Ever had a sleepless night? You stare at the clock wondering if you’ll ever fall asleep. Your mind fills with worry over how tired you’ll be the next day and whether or not your insomnia could be a sign of a larger problem.
For most of us, insomnia is a once-in-a-while thing. For others, it is a chronic problem. There are different types of insomnia that you could be experiencing, and which type of insomnia you’re suffering from will determine which treatment options are right for you.
Acute insomnia is short-term insomnia, usually lasting just one or two days at a time. Everyone experiences acute insomnia from time to time. It’s usually brought on by short-term life stress, lifestyle habits, poor sleep hygiene, illness or medication. If you’ve had a bad day full of worry and anxiety or you drank some caffeine after 3 p.m., you might experience acute insomnia. Simply practicing better sleep habits or learning new stress management skills is all you need to do to counteract acute insomnia.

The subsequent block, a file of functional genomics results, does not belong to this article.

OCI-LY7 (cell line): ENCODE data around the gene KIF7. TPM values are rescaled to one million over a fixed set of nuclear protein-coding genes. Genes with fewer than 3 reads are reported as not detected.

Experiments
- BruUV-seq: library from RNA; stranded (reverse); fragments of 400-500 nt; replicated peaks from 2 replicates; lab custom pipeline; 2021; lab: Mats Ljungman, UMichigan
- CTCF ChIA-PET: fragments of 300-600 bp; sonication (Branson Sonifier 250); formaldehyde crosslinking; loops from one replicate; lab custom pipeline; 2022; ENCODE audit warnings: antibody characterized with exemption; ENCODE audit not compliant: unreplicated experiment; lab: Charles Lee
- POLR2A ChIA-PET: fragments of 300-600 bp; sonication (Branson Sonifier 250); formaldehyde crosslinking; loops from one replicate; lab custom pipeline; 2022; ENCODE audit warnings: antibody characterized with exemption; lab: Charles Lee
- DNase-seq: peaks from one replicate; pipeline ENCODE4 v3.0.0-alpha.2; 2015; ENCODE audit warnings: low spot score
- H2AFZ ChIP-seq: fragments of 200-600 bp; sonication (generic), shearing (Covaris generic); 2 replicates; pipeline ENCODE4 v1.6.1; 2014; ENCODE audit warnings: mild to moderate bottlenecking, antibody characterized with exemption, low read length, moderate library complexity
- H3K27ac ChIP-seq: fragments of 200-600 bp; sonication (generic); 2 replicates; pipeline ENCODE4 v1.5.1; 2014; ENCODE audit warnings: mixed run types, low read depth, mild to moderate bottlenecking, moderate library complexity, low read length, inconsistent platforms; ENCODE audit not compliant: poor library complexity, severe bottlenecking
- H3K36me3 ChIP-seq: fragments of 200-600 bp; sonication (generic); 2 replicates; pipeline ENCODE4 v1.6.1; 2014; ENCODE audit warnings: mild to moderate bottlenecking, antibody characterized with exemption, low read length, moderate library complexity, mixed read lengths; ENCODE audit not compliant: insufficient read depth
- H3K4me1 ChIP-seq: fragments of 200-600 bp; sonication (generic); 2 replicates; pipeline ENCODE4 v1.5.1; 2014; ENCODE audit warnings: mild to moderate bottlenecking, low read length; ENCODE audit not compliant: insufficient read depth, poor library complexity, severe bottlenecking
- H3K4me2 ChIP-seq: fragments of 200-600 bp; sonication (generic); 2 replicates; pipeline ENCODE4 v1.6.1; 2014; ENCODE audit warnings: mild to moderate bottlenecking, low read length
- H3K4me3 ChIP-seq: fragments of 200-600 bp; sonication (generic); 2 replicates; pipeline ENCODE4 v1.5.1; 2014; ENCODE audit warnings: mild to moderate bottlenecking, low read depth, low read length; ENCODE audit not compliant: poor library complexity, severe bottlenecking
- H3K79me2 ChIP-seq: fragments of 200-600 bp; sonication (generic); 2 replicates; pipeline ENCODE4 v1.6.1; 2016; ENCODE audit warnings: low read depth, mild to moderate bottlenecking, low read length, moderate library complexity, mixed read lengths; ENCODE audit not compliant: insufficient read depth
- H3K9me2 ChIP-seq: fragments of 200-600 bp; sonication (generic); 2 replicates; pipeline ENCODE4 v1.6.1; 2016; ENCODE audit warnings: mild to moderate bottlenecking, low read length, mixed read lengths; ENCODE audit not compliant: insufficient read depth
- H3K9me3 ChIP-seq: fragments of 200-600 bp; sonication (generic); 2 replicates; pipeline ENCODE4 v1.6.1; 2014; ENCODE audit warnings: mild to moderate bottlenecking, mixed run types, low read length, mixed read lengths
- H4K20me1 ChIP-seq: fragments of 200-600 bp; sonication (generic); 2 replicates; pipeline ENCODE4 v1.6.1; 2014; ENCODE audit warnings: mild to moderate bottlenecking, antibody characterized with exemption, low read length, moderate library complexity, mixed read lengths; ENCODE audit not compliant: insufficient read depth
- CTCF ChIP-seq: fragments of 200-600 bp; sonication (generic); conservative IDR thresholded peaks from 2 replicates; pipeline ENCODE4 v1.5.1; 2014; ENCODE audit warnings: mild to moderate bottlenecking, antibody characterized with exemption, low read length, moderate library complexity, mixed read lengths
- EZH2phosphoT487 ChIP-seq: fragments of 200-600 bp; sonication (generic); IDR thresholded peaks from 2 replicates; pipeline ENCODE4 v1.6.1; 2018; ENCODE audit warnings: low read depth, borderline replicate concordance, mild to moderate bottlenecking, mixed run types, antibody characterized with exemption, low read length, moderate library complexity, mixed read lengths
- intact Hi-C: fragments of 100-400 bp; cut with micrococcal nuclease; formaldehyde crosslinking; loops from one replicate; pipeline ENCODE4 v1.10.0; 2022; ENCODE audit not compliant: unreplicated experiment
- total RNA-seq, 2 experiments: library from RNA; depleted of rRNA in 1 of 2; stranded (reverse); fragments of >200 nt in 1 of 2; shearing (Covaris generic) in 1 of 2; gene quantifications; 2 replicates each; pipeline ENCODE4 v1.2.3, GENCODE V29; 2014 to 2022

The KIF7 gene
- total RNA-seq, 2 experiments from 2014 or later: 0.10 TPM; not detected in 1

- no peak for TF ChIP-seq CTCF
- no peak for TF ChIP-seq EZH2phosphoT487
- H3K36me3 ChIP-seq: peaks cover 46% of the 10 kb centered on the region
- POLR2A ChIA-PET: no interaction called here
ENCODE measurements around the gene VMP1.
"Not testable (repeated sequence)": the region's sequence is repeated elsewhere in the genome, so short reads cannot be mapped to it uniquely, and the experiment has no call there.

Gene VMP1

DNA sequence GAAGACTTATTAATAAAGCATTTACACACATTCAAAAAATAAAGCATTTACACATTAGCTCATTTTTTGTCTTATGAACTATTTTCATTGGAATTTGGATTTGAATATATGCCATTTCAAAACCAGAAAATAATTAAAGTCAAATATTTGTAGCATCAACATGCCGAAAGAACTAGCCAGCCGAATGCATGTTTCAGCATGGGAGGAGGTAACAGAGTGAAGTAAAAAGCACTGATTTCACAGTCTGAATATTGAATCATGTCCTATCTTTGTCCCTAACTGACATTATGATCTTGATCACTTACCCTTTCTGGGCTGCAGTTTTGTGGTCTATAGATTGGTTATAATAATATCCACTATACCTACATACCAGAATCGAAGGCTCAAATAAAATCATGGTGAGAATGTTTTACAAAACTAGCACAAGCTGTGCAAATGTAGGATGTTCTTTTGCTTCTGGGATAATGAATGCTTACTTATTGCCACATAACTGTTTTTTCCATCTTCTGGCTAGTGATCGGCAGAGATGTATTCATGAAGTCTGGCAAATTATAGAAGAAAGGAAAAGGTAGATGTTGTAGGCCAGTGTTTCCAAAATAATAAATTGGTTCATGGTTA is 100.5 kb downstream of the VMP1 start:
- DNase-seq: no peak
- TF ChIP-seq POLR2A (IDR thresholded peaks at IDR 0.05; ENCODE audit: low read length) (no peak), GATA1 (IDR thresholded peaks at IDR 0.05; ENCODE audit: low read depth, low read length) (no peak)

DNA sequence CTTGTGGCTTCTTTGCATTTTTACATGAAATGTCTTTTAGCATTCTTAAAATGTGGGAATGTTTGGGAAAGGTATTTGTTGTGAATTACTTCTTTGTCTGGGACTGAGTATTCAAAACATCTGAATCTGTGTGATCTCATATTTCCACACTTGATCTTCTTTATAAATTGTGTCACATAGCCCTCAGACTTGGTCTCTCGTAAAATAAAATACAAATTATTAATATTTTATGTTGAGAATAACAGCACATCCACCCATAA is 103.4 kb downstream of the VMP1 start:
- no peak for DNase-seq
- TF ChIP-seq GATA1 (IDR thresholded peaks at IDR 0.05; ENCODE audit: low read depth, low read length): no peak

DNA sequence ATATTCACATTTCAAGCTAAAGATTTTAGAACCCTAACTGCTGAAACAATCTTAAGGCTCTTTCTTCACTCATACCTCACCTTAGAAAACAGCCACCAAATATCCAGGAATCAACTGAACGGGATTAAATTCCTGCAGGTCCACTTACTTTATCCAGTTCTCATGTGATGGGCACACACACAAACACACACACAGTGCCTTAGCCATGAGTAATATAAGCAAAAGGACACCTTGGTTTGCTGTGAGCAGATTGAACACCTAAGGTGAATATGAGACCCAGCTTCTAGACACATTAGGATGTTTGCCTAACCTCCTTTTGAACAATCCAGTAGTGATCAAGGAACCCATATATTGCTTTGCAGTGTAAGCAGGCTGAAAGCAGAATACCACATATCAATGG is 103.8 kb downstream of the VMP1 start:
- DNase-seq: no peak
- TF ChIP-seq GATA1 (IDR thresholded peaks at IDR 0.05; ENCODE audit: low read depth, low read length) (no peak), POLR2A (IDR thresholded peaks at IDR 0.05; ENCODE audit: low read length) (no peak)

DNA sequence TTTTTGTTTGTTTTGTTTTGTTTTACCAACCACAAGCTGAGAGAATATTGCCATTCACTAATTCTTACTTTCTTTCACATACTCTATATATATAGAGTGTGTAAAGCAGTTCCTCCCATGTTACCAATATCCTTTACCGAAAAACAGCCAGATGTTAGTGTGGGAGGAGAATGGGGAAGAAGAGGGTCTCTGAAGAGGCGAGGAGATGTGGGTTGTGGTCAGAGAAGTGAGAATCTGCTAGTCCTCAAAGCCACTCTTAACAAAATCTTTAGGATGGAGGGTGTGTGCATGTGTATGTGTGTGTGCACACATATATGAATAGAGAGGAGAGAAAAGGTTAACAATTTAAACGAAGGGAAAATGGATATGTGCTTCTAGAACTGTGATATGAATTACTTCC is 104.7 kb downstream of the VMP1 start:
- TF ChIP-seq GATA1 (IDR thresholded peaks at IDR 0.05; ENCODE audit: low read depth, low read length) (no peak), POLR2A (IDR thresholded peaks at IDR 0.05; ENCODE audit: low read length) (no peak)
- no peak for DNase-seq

Chronic insomnia is long-term insomnia occurring at least 3 nights a week for more than a month. Chronic insomnia is most often caused by emotional disturbances such as depression, anxiety, grief or chronic stress. It can also be caused by a chronic medical condition. Chronic insomnia is usually secondary insomnia, meaning that it is caused by some other chronic problem. To treat chronic insomnia, you need to treat the underlying emotional or medical condition.
Primary insomnia is insomnia that is not caused by some other problem. Primary insomnia is linked to poor sleep habits. Not setting a sleep schedule, consuming stimulants close to bedtime, letting stress build up, and unhealthy lifestyle habits such as poor diet and exercise can all contribute to primary insomnia.Secondary insomnia is insomnia that is caused by another condition. The problem could be an emotional disorder or a physical medical issue.
If you’re experiencing acute, primary insomnia, simple sleep habits can make a big difference. Practicing good sleep hygiene and focusing on healthy lifestyle choices is often all you need. If your insomnia is chronic and secondary, you might need to speak with a medical professional to determine the source of the problem and possible treatment options. A good night’s sleep is essential for good health, so, if insomnia seems to be a continuing problem for you, it’s important to take steps to get the sleep you need.